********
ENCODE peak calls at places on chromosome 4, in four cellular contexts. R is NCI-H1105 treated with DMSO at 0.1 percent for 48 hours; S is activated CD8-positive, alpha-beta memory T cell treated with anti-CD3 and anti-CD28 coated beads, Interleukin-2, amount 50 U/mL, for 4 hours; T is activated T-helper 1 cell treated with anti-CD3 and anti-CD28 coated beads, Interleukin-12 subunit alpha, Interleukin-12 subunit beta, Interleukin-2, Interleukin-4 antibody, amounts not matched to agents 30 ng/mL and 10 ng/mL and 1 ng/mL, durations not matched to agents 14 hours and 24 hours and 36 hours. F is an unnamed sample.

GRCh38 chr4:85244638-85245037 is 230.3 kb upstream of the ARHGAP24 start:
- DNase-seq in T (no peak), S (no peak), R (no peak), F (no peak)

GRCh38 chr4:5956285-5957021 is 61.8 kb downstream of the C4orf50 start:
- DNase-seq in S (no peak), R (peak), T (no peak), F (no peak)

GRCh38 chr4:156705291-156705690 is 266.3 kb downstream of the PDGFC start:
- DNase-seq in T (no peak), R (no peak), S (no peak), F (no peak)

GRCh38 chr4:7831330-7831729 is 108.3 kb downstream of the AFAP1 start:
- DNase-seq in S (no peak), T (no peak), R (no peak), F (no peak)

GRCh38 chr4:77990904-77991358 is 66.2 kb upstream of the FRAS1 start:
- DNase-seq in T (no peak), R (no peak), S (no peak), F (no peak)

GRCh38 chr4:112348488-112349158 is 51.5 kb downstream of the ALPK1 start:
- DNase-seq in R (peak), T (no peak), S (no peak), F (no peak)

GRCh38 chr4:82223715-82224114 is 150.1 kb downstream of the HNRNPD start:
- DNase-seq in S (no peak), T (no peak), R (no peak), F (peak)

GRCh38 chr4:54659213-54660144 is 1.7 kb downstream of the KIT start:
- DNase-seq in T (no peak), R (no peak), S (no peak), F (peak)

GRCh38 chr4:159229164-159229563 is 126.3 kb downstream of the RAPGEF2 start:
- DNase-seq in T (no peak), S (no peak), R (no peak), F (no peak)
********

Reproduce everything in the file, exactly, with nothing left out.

ENCODE peak calls at places on chromosome 4, in four cellular contexts. R is NCI-H1105 treated with DMSO at 0.1 percent for 48 hours; S is activated CD8-positive, alpha-beta memory T cell treated with anti-CD3 and anti-CD28 coated beads, Interleukin-2, amount 50 U/mL, for 4 hours; T is activated T-helper 1 cell treated with anti-CD3 and anti-CD28 coated beads, Interleukin-12 subunit alpha, Interleukin-12 subunit beta, Interleukin-2, Interleukin-4 antibody, amounts not matched to agents 30 ng/mL and 10 ng/mL and 1 ng/mL, durations not matched to agents 14 hours and 24 hours and 36 hours. F is an unnamed sample.

GRCh38 chr4:85244638-85245037 is 230.3 kb upstream of the ARHGAP24 start:
- DNase-seq in T (no peak), S (no peak), R (no peak), F (no peak)

GRCh38 chr4:5956285-5957021 is 61.8 kb downstream of the C4orf50 start:
- DNase-seq in S (no peak), R (peak), T (no peak), F (no peak)

GRCh38 chr4:156705291-156705690 is 266.3 kb downstream of the PDGFC start:
- DNase-seq in T (no peak), R (no peak), S (no peak), F (no peak)

GRCh38 chr4:7831330-7831729 is 108.3 kb downstream of the AFAP1 start:
- DNase-seq in S (no peak), T (no peak), R (no peak), F (no peak)

GRCh38 chr4:77990904-77991358 is 66.2 kb upstream of the FRAS1 start:
- DNase-seq in T (no peak), R (no peak), S (no peak), F (no peak)

GRCh38 chr4:112348488-112349158 is 51.5 kb downstream of the ALPK1 start:
- DNase-seq in R (peak), T (no peak), S (no peak), F (no peak)

GRCh38 chr4:82223715-82224114 is 150.1 kb downstream of the HNRNPD start:
- DNase-seq in S (no peak), T (no peak), R (no peak), F (peak)

GRCh38 chr4:54659213-54660144 is 1.7 kb downstream of the KIT start:
- DNase-seq in T (no peak), R (no peak), S (no peak), F (peak)

GRCh38 chr4:159229164-159229563 is 126.3 kb downstream of the RAPGEF2 start:
- DNase-seq in T (no peak), S (no peak), R (no peak), F (no peak)